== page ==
More on YA SF/fantasy

lnhammer and bondgwendabond say useful things about the problems with assuming YA and adult SF/fantasy publishing is a zero sum game in the first place. Because with the exception of a few lines like Starscape and Mirrorstone, YA SF/fantasy isn’t sold by imprints of adult lines, but mostly by completely separate imprints of completely separate publishers that think of themselves as YA imprints first, with SF/fantasy, mysteries, adventure stories, gossipy contemporary novels, problem novels, and all the rest sold side by side.

From a YA imprint’s point of view, that YA fantasy trilogy is competing not with the adult fantasy trilogy on the other side of the bookstore, but the bestselling Gossip Girls book and the award-winning animal story on the same shelf, as well as with other YA fantasy trilogies. A YA reader is debating between Stephanie Meyer and Judy Blume, not Scott Westerfeld and George R.R. Martin.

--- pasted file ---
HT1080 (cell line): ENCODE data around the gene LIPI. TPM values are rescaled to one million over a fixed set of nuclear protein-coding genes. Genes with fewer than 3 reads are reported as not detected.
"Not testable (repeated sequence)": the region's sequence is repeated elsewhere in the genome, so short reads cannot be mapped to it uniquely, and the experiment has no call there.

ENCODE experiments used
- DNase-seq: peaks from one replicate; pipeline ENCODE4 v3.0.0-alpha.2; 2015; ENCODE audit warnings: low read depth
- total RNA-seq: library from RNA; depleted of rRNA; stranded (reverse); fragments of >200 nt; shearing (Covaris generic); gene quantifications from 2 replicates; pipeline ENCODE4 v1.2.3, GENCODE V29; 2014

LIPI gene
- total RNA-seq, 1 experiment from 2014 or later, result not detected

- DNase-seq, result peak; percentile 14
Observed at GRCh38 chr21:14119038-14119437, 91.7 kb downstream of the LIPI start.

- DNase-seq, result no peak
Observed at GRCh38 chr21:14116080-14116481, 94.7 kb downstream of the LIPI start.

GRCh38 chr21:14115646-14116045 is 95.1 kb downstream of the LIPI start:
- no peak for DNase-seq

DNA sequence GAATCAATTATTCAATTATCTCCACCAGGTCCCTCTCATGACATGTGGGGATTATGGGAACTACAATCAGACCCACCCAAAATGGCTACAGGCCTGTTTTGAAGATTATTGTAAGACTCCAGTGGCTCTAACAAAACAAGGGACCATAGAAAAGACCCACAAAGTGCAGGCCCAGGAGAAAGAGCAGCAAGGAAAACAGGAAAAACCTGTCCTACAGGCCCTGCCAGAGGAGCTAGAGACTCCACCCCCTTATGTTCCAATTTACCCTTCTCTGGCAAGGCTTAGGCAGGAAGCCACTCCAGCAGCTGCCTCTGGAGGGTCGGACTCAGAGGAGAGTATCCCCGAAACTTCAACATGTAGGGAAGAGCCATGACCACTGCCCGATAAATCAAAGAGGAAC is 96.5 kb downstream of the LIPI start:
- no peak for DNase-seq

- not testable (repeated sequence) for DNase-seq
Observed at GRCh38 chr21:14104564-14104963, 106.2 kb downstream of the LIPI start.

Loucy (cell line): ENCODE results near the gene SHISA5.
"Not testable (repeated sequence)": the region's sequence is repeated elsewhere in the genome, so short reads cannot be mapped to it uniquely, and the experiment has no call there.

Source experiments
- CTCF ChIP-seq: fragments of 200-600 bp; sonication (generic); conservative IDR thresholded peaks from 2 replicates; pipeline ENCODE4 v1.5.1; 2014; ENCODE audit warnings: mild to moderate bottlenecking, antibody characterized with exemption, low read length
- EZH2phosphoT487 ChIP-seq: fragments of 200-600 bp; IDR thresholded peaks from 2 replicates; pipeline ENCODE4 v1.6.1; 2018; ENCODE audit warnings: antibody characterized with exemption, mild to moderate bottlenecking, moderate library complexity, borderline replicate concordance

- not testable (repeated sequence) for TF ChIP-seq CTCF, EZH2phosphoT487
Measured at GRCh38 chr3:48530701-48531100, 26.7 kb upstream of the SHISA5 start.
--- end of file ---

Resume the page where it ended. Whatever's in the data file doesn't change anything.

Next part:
One could argue that in spite of this in the big-picture view adult sales are still dwindling because folks are shopping in the YA section, but I’m not sure I’m convinced it’s quite so cause and effect. I think–especially since there are differences in the types of stories being told even when you factor out the coming-of-age thing–that it may be more like adult SF/fantasy is for complicated reasons failing to connect with older readers as well as it used to, at the same time YA SF/fantasy is succeeding in connecting with younger ones (and some adults) in greater numbers than before–that these two things are happening for two mostly different reasons.

As lnhammer and bondgwendabond say, the two “genres” really do act mostly independently of each other, and there are only a few people who even could decide to focus on YA instead of adult SF/fantasy because it sells better.

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